How to build a 1C mobile application

Alexander Biryukov

11.12.2020 9 min

In our publications, we have described how to create a mobile application using 1C. But in all previous publications, we have always described only creating an application, not compiling it. To run this application on a mobile device, we had to publish it on a web server and place a special application from 1C on the mobile device itself. The mobile application we created could already receive from the webserver. Not a very simple scheme, don't you think?

Isn't there an easier way to create a 1C mobile application? Ideally, we should get a ready-made file, a standalone application that can be installed on a mobile device. Of course, there is such a method, and we will now consider it.

The topic of today's publication is how to build a standalone mobile application for the 1C platform.

So, let's first define what we need to build the application.

Firstly, it is a distribution kit of the 1C mobile platform. We can download it from the site


Secondly, in addition to the platform itself, we need a special 1C configuration Mobile app builder, which, in fact, will help us build a standalone mobile application. This configuration is part of the mobile platform.

So, download the mobile platform, unpack it and go to the "MobileAppMaker" folder:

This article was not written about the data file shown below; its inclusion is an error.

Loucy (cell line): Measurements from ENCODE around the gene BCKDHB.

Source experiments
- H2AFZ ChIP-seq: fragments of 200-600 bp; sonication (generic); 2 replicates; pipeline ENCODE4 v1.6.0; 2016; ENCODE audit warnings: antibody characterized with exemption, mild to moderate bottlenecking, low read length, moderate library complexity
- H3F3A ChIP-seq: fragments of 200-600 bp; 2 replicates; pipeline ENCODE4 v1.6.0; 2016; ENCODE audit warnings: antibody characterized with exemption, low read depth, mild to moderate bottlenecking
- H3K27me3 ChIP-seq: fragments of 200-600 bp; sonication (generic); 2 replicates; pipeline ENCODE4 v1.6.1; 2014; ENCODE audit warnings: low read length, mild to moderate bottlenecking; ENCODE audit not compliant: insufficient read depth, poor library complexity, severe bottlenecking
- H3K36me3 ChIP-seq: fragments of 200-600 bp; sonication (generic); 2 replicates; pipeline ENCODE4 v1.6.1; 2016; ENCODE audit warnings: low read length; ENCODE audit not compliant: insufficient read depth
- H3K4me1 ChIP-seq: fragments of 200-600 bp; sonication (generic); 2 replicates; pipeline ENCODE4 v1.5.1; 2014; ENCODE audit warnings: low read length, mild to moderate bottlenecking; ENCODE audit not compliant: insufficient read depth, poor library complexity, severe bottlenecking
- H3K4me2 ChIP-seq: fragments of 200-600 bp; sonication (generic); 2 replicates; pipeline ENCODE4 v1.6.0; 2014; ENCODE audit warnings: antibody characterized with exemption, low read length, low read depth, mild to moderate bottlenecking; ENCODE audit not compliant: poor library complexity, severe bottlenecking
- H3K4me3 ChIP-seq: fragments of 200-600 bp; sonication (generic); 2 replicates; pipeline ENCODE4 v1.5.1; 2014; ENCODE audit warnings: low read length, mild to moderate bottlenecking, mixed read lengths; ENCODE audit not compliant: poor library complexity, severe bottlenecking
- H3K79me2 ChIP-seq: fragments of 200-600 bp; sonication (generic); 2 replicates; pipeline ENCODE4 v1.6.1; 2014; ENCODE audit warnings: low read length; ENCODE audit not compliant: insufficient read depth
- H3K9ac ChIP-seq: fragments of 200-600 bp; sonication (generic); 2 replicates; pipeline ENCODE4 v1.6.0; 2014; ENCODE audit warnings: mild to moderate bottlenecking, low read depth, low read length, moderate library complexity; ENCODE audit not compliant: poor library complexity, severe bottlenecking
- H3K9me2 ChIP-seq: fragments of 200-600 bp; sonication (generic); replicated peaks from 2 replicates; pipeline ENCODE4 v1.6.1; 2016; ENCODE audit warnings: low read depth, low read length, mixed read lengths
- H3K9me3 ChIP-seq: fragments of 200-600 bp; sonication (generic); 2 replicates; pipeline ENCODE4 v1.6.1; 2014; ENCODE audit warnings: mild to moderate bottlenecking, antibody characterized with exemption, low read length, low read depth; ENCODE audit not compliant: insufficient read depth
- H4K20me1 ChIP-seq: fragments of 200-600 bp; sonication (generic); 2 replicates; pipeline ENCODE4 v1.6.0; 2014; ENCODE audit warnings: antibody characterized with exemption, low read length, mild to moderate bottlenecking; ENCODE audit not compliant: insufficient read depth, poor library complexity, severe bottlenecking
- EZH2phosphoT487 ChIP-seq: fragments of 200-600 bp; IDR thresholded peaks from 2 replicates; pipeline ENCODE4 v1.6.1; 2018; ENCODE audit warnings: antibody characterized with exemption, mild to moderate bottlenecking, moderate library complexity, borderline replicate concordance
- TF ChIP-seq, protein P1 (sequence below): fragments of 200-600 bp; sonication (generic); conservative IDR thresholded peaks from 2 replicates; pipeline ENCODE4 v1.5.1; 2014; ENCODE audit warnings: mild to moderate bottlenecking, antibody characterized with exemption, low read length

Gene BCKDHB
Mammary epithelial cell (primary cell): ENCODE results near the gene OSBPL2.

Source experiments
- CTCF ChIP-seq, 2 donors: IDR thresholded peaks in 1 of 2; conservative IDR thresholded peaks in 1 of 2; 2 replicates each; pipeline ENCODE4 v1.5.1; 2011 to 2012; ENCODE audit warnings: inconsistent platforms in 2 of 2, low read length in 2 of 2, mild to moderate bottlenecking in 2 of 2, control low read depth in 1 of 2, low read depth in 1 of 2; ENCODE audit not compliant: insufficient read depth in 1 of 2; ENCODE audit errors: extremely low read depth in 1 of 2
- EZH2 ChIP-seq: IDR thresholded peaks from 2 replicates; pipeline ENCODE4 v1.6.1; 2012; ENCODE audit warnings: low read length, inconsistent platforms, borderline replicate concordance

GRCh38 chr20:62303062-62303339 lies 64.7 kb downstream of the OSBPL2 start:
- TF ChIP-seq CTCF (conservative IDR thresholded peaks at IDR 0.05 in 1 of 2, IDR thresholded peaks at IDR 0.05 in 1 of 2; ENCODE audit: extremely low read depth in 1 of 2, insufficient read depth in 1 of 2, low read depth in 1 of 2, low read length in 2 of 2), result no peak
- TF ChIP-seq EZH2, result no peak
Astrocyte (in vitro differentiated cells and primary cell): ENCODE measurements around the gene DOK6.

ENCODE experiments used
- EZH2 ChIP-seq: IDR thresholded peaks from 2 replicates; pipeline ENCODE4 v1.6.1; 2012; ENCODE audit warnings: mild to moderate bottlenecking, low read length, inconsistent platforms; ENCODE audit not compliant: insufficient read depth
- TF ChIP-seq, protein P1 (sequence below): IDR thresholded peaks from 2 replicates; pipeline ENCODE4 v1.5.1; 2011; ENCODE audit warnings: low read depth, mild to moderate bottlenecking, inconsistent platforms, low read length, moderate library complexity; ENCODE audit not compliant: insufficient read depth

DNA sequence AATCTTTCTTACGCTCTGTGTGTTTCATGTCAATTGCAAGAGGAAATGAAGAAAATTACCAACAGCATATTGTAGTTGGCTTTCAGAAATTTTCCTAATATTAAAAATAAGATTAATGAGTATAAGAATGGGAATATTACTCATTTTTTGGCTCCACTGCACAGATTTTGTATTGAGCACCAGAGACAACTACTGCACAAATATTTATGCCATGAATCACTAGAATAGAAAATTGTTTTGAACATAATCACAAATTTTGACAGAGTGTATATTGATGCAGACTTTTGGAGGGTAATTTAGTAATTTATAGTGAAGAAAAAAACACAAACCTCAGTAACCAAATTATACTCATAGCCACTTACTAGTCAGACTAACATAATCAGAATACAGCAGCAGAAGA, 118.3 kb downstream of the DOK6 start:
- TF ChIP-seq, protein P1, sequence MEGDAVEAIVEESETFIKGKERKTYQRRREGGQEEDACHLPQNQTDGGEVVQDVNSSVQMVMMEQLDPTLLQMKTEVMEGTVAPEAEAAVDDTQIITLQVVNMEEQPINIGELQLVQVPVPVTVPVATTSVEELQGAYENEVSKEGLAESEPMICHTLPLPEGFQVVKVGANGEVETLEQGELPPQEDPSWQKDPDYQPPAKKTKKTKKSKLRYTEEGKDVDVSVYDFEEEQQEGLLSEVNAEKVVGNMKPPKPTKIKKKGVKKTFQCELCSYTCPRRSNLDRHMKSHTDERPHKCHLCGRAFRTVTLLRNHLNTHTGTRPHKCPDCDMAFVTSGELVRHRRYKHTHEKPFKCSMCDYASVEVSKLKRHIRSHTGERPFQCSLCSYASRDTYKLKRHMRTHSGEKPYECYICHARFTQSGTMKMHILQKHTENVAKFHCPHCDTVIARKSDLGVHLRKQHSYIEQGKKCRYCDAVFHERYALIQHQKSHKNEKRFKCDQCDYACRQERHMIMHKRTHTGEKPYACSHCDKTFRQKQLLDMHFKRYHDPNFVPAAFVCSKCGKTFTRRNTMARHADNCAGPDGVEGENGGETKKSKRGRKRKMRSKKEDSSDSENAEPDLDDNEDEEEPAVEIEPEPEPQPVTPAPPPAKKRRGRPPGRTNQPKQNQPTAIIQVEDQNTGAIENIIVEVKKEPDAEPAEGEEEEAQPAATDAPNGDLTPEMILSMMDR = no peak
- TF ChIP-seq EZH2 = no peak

Run the "Setup" file and install the template for this program:


Then we create a new 1C working configuration from this template:





By default, the mobile builder launches with a Russian interface, but it is straightforward to configure it to English. To do this, run it in Designer mode:


And we create a user there with administrative rights and with an English interface:



After this initial configuration, MobileAppMaker will start with an English interface:



The next component we need to build a mobile application is the Android SDK. You can download it separately using the SDK manager utility or install the entire Android Studio. All this can be downloaded from here:

I took the more straightforward route and just downloaded and installed Android Studio in its entirety.
Next, we are interested in the path where the Android SDK located. To find out, launch Android Studio and go to Settings:


We remember the directory where the Android SDK located and also enable support for the desired version of Android OS:


On the SDK Tools tab, we need to activate Google Play Licensing Library support:


And the last component that we need to build the application is the Java Development Kit. I recommend installing the JDK version 11, because if you install a more recent version of the JDK, then later on, you may encounter problems when building the application.

So, download and install the 11th version of the JDK:

So, we have all the necessary components now to build a mobile application. 
For our test task, I propose to build some simple mobile application, for example, this one: /

Open this application in the Designer and upload it to a file:



Now we close the Designer with our mobile application, we won't need it anymore. Then go to the previously installed MobileAppMaker and open the menu: Tools -> Builder parameter settings: